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Sun May 26, 2013, 03:45 PM

OAS chief calls for drug violence debate

Source: Aljazeera

OAS chief calls for drug violence debate

Push for reform to the "war on drugs" grows ahead of an Organisation of American States meeting in Guatemala in June.

Joe Hitchon Last Modified: 26 May 2013 12:49

Washington, DC - Following the release of a major draft report on drug policy in the Americas, the secretary-general of the Organisation of American States (OAS) has called for debate aimed at reform throughout the region to halt drug-related violence and increasing use.

"Delivering this report today," Jose Miguel Insulza said, “we are encouraged by the sincere aspiration, which I now have the privilege of presenting to the entire hemisphere, that this is not a conclusion but only the beginning of a long-awaited discussion.”

The draft report was shared with the 35 member countries of the OAS, and is now scheduled to be discussed in depth at the upcoming organisation's general assembly, on June 4 in Guatemala.

The call for a new debate comes in light of a strengthened resolve on the issue throughout the region. This relates to the violence associated with drug trafficking as seen along the US- Mexico border, as well as an increased prevalence of drug use and growing demand for health care services to treat addictions.












Read more: http://www.aljazeera.com/indepth/features/2013/05/2013525124830563273.html

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Reply OAS chief calls for drug violence debate (Original post)
Judi Lynn May 2013 OP
truedelphi May 2013 #1
Sunlei May 2013 #2
lsewpershad May 2013 #3
Peace Patriot May 2013 #4

Response to Judi Lynn (Original post)

Sun May 26, 2013, 04:43 PM

1. The head of the OAS should be careful as

this Administration has no need for the legalization of drugs. And this Administration is in charge of the world, as we have learned from reading the published papers of Zbigniew Brzezinski and Henry Kissinger. After all, drug legalization would directly impact the big banks and their tens of billions of dollars of profit in dirty drug cartel monies that get laundered every year.

Someone needs to tell the head of the OAS that the USA has drones and is not afraid to use them on those who are enemies of the American Corporate State.

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Response to Judi Lynn (Original post)

Sun May 26, 2013, 05:01 PM

2. that's a good report.

recent, was it last week? mexico said they are withdrawing from the border drug war. Don't know exactly what they meant but I think they are abandoning the teamwork with usa border troops.

Marijuana has been legal a longtime in Peru. Couple of central American countries have totally had cease fire, no violence agreements with their major druglords.

The last time I traveled south out of the usa the tourist industry was booming with foreigners. People very open with marijuana much like old Amsterdam.

I think our neighbor countries to usa south- position, like the article says "legal and regulated cannabis markets".

I think they will abandon the USA 'war on drugs' to the Americans...and just ignore the USA.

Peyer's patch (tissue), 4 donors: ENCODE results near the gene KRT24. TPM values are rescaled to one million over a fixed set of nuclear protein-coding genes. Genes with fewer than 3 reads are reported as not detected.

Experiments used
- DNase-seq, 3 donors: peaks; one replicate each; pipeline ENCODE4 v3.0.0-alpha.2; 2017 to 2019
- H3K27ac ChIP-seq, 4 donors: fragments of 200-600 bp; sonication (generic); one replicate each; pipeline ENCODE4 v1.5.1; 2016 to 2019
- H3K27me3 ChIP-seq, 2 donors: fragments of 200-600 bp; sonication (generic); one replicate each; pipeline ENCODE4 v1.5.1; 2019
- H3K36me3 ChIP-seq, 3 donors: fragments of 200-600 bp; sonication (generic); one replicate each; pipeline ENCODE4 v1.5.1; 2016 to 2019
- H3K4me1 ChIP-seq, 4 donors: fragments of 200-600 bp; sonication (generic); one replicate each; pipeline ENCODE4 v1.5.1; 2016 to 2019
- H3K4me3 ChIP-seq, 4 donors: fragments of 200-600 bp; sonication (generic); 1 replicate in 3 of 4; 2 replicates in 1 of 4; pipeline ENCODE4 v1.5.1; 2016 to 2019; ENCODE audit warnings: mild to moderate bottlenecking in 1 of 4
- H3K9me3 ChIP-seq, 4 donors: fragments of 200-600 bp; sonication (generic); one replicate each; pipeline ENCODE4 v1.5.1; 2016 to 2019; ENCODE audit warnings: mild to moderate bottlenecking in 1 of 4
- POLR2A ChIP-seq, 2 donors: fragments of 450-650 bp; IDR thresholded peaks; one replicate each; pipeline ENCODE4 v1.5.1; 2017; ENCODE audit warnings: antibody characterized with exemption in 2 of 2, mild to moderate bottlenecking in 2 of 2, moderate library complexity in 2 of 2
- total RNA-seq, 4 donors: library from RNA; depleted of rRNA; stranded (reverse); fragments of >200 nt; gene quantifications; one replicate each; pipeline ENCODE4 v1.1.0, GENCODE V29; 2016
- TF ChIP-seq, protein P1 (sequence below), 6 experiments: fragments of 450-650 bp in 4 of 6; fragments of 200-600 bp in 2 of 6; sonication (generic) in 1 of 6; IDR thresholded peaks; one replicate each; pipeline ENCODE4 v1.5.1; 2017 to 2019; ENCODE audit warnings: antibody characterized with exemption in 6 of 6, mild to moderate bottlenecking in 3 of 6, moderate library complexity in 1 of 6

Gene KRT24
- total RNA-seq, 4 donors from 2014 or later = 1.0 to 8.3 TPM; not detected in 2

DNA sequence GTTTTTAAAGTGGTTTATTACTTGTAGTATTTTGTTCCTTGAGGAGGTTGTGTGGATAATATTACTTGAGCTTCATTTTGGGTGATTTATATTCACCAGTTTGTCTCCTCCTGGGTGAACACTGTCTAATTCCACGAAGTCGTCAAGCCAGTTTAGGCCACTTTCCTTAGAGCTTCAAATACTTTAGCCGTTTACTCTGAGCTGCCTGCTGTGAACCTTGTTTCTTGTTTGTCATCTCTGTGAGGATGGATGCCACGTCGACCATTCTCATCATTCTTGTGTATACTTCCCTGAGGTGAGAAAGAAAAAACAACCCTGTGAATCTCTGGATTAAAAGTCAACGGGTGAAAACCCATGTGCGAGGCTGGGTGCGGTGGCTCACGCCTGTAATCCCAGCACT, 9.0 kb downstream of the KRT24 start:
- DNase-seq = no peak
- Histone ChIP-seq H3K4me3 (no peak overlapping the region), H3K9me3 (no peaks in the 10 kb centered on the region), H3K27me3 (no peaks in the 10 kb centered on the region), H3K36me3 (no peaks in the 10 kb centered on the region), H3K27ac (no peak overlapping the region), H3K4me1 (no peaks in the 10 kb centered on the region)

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Response to Judi Lynn (Original post)

Sun May 26, 2013, 05:28 PM

3. For too long

LA has allowed the interest of the US to determine, even subvert the interest ... of Latin America and the Caribbean...time for change. LA does not have a "drug problem" America does.

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Response to Judi Lynn (Original post)

Mon May 27, 2013, 11:54 AM

4. I think that Insulza and the rightwing presidents of Colombia and Guatemala

(both of whom have come out publicly for complete legalization) are fronting for a Big Pharma/Big Ag/Big Chem plan to take over and monopolize the huge market in herbal, recreational or addictive drugs, and that, given who these leaders are (presidents of U.S. client states) and who Insulza is--a tool of the U.S. government--they are probably "running it up the flagpole" FOR the U.S. government.

I doubt that the president of Colombia, in particular--a country that has been the recipient of $7 BILLION in U.S. "war on drugs" aid and is the new U.S. "free trade for the rich" partner in Latin America--would dare to go public about legalization without some kind of okay from Washington. It's just not realistic to think otherwise.

The president of Guatemala is even less likely to be proposing legalization for good government reasons. He has ties to the genocide against the Mayans during the Reagan junta. He's not just rightwing; he's a fascist, traditionally addicted to U.S. military aid and dependent on Washington for political and other support.

And it is quite remarkable, in my view, that proposing legalization has NOT come from the many countries with LEFTIST governments. In fact, it's jaw-dropping that it is the Latin American rightwing, not the leftwing, making this proposal.

Insulza chiming in just confirms my suspicions.

A couple of other facts are relevant. One is that the U.S. "war on drugs" in Colombia was used to brutally displace FIVE MILLION peasant farmers from their lands during the Uribe/Bush Jr. crime wave. And only AFTER their displacement do we get this legalization proposal by the (new) president of Colombia. With the peasants cleared off the lands (and many labor leaders and other advocates for the poor murdered), now Big Pharma, Big Ag and Big Chem can utilize the U.S. "free trade for the rich" agreement for several purposes, among them growing coca plants and marijuana (and probably highly doctored products--think GMOs and pesticides).

Another thing to consider is the U.S. DOJ's war on small marijuana entrepreneurs in California and other western states--people who have businesses that are LEGAL in their states, but whose businesses and lives are being destroyed by the Feds. It looks very much like the clearing out of the peasants in Colombia--eliminating the small players, before the Big Baricudas make their move.